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VIC Family Law - How to Process Grandchild's Name Change?

Discussion in 'Family Law Forum' started by Lacoca, 28 January 2016.

  1. Lacoca

    Lacoca Member

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    Hi,
    I have a question on the permanent care of grandchildren.

    I was given the permanent care and custody of children of 1st child 5 years ago and in Dec '15, the 2nd child. We successfully changed the 1st ones' surname to ours, as we have our own school-aged children. They all consider themselves siblings, although they know the situation.

    The youngest one starts school this year & refers to herself including our family surname. I applied for a name change, including the care order, & detailed the reasons for wanting the change.

    They go to a small school where all the children are well known. There has been no contact with the parents; they cannot be located, and the mothers' name is only on the child's' birth certificate.

    The application was denied by BDM, stating that it was insufficient grounds to change the name. We need to get another court order requesting the right to change. How do we go about this under Family Law and what might be the cost?

    Thank you
     
  2. AllForHer

    AllForHer Well-Known Member

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    You'll need to file an initiating application with the Federal Circuit Court (you can file for the Family Court if you want, but it would likely get transferred to the FCC anyway) seeking an order for change of name. An initiating application costs about $480 and you can self-represent in doing so.

    I note that you will likely need to attempt mediation with the parents if there are no existing court orders in place that formally give you parental responsibility. Legal Aid will do the legwork of trying to track down the parents (as the parents will need to be a party to proceedings, even if they don't participate), and if the parents refuse to participate or are unresponsive, then you will be granted a s60I certificate which is mandatory before court proceedings can commence, except in very limited circumstances, such as where domestic violence is an issue.
     
  3. Lacoca

    Lacoca Member

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    Thanks for that info.

    I have a permanent care order from the children's' court, till the children are 18. The parents' have not responded or had any visitation since the last child was placed in my care. That was 2.5 years ago. No correspondence at all. So if the father isn't on the birth certificate, is he still required to participate in any decision making? Also, what do you think my chances are of being approved?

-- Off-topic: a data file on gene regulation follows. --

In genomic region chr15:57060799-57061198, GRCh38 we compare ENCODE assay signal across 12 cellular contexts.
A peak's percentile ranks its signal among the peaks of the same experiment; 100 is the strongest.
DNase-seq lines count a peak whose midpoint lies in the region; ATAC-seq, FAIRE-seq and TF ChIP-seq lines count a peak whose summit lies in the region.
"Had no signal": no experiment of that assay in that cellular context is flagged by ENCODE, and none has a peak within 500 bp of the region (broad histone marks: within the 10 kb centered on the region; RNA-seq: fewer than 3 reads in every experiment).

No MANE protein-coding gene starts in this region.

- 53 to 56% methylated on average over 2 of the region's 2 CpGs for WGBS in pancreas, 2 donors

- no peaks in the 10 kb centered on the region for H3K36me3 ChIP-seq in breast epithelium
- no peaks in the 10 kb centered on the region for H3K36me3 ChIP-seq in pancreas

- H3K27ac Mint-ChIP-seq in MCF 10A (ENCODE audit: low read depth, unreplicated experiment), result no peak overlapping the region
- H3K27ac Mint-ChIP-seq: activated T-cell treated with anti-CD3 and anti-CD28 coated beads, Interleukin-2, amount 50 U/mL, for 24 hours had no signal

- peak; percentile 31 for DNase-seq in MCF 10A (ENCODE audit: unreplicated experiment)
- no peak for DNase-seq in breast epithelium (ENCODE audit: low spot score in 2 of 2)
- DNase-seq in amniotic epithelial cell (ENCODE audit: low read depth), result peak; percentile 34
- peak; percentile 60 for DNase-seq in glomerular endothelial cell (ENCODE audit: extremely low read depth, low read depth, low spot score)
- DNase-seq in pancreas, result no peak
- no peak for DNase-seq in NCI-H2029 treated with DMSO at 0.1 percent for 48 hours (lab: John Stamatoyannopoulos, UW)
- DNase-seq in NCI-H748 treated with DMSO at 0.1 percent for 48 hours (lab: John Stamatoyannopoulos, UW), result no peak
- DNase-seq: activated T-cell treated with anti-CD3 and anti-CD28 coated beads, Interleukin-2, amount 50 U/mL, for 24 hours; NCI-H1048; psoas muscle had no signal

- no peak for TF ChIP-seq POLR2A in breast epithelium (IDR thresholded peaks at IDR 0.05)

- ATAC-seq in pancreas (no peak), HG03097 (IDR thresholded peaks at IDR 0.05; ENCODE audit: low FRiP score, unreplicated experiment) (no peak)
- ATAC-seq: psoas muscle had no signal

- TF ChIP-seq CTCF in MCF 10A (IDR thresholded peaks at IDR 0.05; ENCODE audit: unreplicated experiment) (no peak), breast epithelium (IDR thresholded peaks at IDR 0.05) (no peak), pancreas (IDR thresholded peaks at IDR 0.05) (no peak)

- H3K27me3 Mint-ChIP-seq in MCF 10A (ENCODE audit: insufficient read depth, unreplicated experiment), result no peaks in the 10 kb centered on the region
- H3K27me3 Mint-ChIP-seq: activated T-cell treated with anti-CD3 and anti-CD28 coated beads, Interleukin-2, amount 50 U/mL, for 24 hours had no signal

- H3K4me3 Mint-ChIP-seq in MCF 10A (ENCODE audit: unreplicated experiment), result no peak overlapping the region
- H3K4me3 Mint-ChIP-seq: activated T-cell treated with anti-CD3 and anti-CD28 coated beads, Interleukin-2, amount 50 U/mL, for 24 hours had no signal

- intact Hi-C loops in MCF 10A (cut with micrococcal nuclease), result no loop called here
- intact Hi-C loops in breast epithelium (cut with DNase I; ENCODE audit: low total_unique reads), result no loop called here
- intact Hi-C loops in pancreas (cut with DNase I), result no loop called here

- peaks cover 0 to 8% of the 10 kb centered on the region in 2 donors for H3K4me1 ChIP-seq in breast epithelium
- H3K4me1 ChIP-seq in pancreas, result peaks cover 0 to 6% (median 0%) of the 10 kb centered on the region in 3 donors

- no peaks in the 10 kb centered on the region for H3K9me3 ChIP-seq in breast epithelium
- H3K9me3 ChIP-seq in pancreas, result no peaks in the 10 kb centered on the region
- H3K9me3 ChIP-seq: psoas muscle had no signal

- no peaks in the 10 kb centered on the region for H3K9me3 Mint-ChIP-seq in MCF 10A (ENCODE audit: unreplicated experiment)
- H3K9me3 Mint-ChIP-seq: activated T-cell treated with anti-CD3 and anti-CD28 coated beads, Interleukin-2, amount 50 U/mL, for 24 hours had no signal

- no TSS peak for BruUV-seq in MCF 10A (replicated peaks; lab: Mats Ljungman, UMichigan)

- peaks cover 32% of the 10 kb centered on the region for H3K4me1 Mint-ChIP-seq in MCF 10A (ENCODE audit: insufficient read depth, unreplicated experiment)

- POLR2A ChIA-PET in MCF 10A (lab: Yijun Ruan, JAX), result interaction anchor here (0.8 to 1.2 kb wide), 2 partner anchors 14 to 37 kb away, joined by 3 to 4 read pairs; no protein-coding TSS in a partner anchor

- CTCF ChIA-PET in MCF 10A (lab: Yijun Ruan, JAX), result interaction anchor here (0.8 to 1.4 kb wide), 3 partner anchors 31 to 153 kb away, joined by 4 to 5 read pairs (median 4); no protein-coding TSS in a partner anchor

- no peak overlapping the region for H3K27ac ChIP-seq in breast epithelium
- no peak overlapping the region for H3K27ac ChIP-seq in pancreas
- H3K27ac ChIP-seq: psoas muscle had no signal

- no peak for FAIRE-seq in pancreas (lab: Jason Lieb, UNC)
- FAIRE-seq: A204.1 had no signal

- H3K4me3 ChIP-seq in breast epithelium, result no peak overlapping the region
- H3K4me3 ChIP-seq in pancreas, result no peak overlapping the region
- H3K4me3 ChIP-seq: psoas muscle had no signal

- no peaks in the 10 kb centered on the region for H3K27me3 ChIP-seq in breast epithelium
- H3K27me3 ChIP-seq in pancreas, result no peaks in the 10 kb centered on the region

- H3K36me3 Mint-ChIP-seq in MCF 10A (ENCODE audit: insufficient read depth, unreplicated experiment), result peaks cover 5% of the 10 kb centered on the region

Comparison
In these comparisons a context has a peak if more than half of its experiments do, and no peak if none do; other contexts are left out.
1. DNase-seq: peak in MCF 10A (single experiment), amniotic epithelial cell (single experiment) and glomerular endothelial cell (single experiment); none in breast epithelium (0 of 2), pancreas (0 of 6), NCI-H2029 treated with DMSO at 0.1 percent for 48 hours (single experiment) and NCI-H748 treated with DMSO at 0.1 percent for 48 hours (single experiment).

Can I just " assume" her surname at school, e.g.; when enrolling, the ask what name the child prefers, can't I just note that she prefers our surname?

    Thanks
     
  4. AllForHer

    AllForHer Well-Known Member

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    As far as I'm aware, it's not a requirement for the father to be involved since he's not on the birth certificate, but he could request to become a party to proceedings and the court will likely allow him to do so.

    I'm not sure about the likelihood of success. It really depends if the parents choose to get involved and how much of the story has been left unsaid. You can certainly give your surname as the preferred name. Using a different name to what is on your birth certificate mainly leads to complications down the track when applying for passports, Medicare and other forms of ID.
     
  5. Lacoca

    Lacoca Member

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    Thanks,

    Sounds very complicated & costly.

    Not sure if the parents even could be located, that they would agree. I mean there is nothing for them to gain & it's certainly not an amicable situation given I have custody of their 2 children.

    I may just go with "assuming", for school purposes & other children not asking awkward questions. The staff all know the arrangement & are happy to accommodate our wishes.

    That's fine re passports, etc. Really doesn't matter there. Just want the children to not feel " different" from each other. Wasn't an issue changing the 1st child's' name but the law must've changed.

    Thanks, you've been most helpful.
     
  6. sammy01

    sammy01 Well-Known Member

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    I'd make an appointment with the school principal. He / she might just agree for the child to use their 'preferred name'. Take any court documentation in. You might find the school reports will have the birth certificate name on them but the school might be able to make some concessions without all the grief of court.
     
    Lacoca likes this.
  7. Lacoca

    Lacoca Member

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    Thanks, did that today
     

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